The Non_Aligned Movement (NAM) was a coalition of small and middle-sized states, mostly former colonies and developing countries, from the so called global south or the Third World. It was formed in 1961 at the Belgrade summit with 25 participating countries and had grown to almost 100 members in 1979 at the organization's peak. The Non-Aligned Movement functioned as a social movement in the international system, a third way between the two blocs, aiming to change the existing global structures and to create a more just, equal and peaceful world order. The member states subscribed to the following principles: mutual respect for each other’s territorial integrity and sovereignty, mutual non-aggression and non-interference in domestic affairs, equality and peaceful co-existence that would promote global disarmament. NAM therefore represented the first major disruption in the Cold World map. If Belgrade summit was mostly Afro-Asian-and Yugoslavian project, it soon after assumed the worldwide dimensions with the inclusion of Latin America in the movement.
Since the 1980s and especially after the fall of the Iron curtain the topic of the non-alignment became obsolete and almost forgotten. In recent years, however, there has been renewed interest in it looking for the positive aspects of the impact the movement had on the global level in times of anti-colonial revolutions, struggles for independence, as well as search for a different path outside the interests of capital and ideology. These topics are especially important to re-consider today, with the enormous migration waves from war-torn Syria and other places in Middle East, Africa and elsewhere.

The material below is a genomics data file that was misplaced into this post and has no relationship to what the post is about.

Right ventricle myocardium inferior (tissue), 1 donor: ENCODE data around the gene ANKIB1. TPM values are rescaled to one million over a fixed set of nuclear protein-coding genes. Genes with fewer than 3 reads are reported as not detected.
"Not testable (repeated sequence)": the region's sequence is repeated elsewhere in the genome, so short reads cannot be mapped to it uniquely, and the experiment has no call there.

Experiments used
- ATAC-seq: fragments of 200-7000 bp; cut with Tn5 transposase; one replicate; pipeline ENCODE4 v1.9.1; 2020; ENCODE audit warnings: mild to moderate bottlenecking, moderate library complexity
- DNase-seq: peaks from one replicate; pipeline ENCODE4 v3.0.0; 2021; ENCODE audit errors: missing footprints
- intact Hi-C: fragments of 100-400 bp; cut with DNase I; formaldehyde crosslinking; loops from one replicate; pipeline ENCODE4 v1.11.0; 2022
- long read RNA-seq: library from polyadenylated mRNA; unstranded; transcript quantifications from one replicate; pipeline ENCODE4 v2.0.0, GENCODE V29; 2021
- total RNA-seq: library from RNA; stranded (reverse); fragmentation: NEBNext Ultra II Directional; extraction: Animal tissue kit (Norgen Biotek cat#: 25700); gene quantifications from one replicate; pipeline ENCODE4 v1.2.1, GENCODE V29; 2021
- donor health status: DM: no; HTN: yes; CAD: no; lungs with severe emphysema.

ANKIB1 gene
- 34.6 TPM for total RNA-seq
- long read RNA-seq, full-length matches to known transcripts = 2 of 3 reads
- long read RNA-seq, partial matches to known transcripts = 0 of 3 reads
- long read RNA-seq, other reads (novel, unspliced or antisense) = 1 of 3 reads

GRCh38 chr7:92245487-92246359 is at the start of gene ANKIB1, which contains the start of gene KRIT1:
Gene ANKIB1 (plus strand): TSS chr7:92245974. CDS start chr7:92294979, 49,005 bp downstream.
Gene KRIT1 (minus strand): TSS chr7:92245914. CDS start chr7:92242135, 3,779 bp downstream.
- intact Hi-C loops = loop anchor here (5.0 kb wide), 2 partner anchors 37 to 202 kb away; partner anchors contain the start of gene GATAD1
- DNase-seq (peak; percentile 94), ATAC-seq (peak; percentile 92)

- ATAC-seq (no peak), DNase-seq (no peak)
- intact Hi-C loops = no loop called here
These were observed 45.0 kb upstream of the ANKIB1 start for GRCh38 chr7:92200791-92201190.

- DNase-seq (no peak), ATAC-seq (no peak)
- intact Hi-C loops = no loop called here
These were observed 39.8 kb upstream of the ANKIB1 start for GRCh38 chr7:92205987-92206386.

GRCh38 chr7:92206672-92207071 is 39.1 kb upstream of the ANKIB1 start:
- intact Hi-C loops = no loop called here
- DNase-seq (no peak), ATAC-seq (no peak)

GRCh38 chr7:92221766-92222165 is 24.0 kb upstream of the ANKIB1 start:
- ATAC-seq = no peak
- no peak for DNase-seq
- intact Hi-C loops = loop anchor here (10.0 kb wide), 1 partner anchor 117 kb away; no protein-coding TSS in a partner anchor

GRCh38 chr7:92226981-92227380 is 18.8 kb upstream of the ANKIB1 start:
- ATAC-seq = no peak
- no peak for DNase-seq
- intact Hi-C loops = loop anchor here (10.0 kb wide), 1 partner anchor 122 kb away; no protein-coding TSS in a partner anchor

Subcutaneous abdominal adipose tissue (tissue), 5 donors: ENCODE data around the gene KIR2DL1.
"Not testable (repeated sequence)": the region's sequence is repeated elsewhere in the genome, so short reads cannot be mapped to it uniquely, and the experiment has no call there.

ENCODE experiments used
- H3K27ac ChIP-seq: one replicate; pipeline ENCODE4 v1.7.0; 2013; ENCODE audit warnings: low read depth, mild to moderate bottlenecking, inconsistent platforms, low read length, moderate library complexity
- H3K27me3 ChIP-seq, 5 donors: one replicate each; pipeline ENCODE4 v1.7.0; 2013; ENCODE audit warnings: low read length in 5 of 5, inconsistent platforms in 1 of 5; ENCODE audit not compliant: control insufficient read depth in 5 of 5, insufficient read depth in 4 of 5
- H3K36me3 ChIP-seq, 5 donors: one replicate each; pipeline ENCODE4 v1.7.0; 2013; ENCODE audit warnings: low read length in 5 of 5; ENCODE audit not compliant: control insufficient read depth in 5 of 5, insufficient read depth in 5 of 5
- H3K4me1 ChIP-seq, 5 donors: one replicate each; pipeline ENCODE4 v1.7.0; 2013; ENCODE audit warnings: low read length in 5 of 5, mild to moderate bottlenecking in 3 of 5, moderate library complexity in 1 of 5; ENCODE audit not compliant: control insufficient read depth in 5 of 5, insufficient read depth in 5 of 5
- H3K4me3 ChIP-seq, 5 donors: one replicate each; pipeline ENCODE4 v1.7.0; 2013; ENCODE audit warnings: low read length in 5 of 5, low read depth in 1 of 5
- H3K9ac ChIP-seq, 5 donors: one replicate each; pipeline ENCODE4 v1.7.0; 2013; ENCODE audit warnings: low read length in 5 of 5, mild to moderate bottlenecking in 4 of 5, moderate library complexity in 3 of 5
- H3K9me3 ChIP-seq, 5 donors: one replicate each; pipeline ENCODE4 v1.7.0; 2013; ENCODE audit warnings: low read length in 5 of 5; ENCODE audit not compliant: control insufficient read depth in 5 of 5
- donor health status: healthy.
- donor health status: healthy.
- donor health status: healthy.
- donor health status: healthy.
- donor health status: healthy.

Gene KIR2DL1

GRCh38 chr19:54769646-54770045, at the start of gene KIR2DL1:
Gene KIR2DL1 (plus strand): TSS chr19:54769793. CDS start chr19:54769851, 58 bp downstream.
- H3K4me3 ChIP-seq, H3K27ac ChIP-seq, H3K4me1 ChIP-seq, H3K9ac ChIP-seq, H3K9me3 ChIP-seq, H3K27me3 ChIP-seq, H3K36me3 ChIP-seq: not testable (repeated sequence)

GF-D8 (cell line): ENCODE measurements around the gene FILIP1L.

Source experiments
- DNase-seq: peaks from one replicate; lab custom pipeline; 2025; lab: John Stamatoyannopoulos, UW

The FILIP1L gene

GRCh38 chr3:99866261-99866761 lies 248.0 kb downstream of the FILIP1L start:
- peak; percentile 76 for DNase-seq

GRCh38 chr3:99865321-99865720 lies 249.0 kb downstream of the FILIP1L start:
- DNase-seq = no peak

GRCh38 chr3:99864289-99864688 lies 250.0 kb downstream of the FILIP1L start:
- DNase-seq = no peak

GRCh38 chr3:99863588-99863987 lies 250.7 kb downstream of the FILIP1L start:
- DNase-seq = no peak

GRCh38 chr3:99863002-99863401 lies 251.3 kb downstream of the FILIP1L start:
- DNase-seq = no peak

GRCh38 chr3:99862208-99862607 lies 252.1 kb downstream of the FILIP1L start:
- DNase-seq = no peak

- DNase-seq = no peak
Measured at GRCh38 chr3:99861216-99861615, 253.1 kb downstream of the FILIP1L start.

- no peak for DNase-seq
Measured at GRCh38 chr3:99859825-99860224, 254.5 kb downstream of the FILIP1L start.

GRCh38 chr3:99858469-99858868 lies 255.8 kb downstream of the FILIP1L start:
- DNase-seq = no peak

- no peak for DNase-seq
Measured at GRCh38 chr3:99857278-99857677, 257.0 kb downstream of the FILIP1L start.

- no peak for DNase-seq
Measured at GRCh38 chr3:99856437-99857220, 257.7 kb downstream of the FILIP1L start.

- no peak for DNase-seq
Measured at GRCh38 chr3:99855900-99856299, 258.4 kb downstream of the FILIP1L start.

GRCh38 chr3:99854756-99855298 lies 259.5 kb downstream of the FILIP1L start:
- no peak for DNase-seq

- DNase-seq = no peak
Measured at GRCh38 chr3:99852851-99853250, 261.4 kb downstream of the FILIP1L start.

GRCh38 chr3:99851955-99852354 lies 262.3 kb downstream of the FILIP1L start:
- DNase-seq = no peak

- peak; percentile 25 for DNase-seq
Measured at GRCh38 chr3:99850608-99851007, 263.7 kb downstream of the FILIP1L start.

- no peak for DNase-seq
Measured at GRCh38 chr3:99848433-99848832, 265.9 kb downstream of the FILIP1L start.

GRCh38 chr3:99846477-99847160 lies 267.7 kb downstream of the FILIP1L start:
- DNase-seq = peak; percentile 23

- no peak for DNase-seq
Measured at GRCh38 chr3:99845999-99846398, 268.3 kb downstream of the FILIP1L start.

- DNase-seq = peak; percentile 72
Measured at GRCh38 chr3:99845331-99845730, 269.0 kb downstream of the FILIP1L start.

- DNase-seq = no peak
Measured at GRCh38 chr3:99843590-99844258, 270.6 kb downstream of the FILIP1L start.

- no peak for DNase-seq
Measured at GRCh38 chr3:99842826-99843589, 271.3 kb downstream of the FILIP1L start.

What can we extract and learn from the NAM in such situation? What kind of elements, traditions, and references from those past experiences can be recuperated? What are the possibilities for debating the space of NAM in our current situation against the rampant dehumanization of societies by the economic and political forces of capitalism? How to recover the lost and forgotten humanistic ideals of the non-aligned movement and how to translate them into praxis? And also - how applicable these ideas are for the development of international solidarity, in the midst of the refugees’ exodus?